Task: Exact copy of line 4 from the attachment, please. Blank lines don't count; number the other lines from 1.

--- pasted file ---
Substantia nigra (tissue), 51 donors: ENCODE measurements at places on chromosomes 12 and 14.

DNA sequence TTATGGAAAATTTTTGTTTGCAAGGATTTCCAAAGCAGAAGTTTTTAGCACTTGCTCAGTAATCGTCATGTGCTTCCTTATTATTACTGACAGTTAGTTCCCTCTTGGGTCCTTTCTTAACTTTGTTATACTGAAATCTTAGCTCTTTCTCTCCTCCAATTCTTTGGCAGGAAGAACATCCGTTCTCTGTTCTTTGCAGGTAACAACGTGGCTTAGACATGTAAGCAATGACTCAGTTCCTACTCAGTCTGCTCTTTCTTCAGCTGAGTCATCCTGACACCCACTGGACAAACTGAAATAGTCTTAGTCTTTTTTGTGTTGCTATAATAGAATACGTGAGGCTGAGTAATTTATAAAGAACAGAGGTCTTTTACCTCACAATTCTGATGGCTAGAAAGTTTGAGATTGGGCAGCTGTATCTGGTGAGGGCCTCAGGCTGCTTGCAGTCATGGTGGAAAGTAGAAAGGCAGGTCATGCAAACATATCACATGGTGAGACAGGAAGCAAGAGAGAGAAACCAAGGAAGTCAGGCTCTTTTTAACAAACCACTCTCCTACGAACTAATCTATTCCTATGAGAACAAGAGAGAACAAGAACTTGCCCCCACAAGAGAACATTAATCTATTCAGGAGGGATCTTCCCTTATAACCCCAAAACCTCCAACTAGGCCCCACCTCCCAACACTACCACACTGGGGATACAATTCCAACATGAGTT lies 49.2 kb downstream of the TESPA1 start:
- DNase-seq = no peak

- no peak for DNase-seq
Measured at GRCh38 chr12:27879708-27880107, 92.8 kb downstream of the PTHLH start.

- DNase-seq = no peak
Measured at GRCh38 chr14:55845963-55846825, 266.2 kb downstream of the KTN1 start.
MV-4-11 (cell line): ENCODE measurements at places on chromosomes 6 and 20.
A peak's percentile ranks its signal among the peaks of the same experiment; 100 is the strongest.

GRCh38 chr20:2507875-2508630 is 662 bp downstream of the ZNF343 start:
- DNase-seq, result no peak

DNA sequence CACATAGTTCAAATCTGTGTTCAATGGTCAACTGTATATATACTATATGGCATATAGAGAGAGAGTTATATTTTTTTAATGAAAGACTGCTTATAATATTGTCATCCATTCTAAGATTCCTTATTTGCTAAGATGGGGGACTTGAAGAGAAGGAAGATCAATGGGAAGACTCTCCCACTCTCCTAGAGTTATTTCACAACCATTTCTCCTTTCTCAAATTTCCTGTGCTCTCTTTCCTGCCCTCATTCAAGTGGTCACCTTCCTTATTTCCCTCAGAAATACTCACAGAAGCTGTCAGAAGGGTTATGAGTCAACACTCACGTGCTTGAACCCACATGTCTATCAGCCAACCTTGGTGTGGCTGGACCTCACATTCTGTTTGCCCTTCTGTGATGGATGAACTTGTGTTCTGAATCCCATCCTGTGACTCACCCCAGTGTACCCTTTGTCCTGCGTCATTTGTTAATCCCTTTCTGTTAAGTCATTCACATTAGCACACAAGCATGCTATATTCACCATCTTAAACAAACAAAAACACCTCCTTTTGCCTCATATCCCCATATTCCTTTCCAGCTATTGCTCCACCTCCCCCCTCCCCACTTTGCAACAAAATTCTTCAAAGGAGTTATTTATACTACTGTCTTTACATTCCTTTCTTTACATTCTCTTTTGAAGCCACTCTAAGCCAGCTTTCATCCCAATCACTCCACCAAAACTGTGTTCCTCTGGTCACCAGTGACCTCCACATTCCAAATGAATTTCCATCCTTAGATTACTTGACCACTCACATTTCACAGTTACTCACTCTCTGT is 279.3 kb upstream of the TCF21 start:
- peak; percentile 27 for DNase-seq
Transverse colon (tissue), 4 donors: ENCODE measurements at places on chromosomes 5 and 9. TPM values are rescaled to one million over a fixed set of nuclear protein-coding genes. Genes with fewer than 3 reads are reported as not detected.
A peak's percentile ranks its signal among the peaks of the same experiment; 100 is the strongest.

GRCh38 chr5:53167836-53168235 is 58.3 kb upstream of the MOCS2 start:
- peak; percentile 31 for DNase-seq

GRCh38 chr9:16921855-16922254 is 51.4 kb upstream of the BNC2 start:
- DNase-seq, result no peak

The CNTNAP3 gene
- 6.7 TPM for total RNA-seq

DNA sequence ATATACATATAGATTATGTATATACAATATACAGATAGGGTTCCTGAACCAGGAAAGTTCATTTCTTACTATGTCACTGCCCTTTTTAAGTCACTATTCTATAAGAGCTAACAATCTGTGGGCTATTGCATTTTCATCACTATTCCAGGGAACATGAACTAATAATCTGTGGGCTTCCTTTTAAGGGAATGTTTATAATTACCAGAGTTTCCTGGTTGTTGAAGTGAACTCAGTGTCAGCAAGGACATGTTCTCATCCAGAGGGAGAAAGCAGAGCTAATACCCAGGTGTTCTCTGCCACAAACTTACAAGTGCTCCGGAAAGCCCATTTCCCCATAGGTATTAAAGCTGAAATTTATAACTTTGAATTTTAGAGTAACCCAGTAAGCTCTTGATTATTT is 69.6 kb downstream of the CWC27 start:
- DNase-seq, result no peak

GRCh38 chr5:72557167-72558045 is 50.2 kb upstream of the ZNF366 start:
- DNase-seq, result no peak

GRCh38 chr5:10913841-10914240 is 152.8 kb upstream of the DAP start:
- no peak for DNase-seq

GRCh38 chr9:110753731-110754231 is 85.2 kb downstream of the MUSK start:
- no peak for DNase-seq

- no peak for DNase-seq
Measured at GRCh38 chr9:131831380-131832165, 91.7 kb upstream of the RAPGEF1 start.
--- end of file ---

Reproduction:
- no peak for DNase-seq